"You choose losers because that's what you think you deserve and that's why you'll never have a better life."
Yet after spending so many years living the high life, she's come to accept the lies, denying to herself her husband's fraud and flagrant infidelity; evading and avoiding her sister when she comes to visit them (because she's not the right 'class') and presuming her sizeable social circle is founded upon supposedly genuine friendships. When her world falls apart she is unprepared for the drop to the bottom, still believing that she deserves to be at the top. Hell, she even dismisses her sister's romantic choices because she 'always picks losers', so delusional that she does not even take a moment to see the choices that she made in life.
Get a job? Well, sweetie, I'm not suitable for every job, it's not like I can be a waitress! What qualifications do you have? Well, I nearly finished my degree but then I met my husband and became a socialite. What would you like to do? I think I'd be good at interior design. How can you afford to take classes to qualify as an interior designer? I'll do them cheaply on the computer. Can you use a computer? No. Um, I guess I'll have to take classes for that then...
There's a huge level of incredulity that can be levelled at the thoughts and actions of the lead character, Jasmine. Indeed, Woody Allen finds striking wit and undeniable laughs in positing the complete polar opposite to the kinds of characters that he himself cut his teeth on playing. Although every bit as neurotic, Allen is known for his biting, self-deprecating non-ego; it's not only a source of humour but also the way in which he becomes surprisingly charming. Jasmine, on the other hand, is a pure walking ego, and one founded upon nothing; utterly delusional about her own importance - she presumes that she deserves the world, and that accepting anything less would be below her stature. It's insane. Even broke, homeless and forced to live with a sister she barely knows (who isn't even a blood relation!), she still reveals that she travelled First Class to get there.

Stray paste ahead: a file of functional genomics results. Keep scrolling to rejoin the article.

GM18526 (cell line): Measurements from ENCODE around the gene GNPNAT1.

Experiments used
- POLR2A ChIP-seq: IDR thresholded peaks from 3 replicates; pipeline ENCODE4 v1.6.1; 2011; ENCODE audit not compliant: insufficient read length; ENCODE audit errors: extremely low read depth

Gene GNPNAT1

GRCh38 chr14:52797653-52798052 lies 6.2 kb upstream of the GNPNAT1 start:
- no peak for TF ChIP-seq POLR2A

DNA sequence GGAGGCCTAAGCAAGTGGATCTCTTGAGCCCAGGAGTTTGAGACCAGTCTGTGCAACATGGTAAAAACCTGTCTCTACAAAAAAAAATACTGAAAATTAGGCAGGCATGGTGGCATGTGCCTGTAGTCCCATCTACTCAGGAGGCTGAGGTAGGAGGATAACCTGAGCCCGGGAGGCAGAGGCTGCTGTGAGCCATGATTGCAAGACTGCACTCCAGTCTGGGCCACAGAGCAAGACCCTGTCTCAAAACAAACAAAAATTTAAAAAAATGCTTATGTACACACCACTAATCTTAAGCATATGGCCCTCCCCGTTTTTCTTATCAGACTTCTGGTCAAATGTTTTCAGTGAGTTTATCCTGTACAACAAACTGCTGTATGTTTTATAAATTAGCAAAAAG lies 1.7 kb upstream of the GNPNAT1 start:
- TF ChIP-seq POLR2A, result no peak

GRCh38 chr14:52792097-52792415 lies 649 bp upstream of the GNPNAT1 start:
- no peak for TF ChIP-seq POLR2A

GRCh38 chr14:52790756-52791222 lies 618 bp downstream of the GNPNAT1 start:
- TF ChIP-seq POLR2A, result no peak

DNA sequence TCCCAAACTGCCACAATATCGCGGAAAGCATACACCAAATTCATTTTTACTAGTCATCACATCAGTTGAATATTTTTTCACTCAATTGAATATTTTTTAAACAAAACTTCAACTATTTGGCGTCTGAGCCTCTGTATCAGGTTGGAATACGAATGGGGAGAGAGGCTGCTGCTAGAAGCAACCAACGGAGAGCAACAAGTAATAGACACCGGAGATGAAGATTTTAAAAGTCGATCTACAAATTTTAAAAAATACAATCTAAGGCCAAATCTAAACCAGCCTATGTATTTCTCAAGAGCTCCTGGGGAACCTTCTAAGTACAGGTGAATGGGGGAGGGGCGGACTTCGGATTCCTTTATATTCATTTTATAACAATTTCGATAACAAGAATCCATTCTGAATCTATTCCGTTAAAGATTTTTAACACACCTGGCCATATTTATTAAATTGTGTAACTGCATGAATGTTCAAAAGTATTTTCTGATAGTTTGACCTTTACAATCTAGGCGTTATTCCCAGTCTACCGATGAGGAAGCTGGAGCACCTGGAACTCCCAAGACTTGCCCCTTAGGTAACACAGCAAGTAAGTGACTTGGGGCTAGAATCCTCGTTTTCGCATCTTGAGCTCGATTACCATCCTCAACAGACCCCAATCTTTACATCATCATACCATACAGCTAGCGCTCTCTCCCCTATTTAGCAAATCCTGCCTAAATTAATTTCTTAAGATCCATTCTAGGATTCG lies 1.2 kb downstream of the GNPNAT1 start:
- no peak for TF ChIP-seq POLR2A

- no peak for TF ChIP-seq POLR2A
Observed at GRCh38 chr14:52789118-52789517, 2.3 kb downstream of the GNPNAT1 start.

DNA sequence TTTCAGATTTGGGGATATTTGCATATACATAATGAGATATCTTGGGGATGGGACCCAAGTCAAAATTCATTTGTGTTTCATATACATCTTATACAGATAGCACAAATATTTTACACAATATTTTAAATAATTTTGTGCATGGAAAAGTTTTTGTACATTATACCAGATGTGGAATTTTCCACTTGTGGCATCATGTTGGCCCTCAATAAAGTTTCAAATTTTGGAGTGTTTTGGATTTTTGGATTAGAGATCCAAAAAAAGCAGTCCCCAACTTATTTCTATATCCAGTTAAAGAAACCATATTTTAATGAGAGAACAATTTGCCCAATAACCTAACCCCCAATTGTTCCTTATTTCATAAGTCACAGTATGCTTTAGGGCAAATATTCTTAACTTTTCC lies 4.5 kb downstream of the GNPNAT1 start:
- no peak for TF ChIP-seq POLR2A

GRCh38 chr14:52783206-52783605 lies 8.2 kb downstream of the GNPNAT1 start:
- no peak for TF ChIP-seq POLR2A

"The flight was bumpy, the food was awful and, you'd think First Class..."
"I thought you were tapped out."
"I'm dead broke. The Government took everything. But it's so cramped in coach. And I still have my credit cards."
Of course Allen isn't playing this just for laughs, the comedy is a side-effect; the dialogue - the story - is pure tragedy, and an expert reflection on depression and mental illness. It's positively ingenious how Allen masterfully exposes the root of Jasmine's distress through a series of chronological flashbacks, crafting an almost suspenseful investigation which eventually reaches a powerfully resonant conclusion. After all, there's normally a key moment when somebody cracks and, more often than not, it is often a horrific mistake on the part of the person who has the breakdown - a single misstep which has tragic consequences; a decision made so devastating that the person may then block out ever having made it, lest the weight of being utterly to blame come crashing down and drown them. By exposing the truth in piecemeal fashion over the course of the narrative, Allen wonderfully reflects the very nature of the illness - denial - effectively denying us the truth until the very last moment.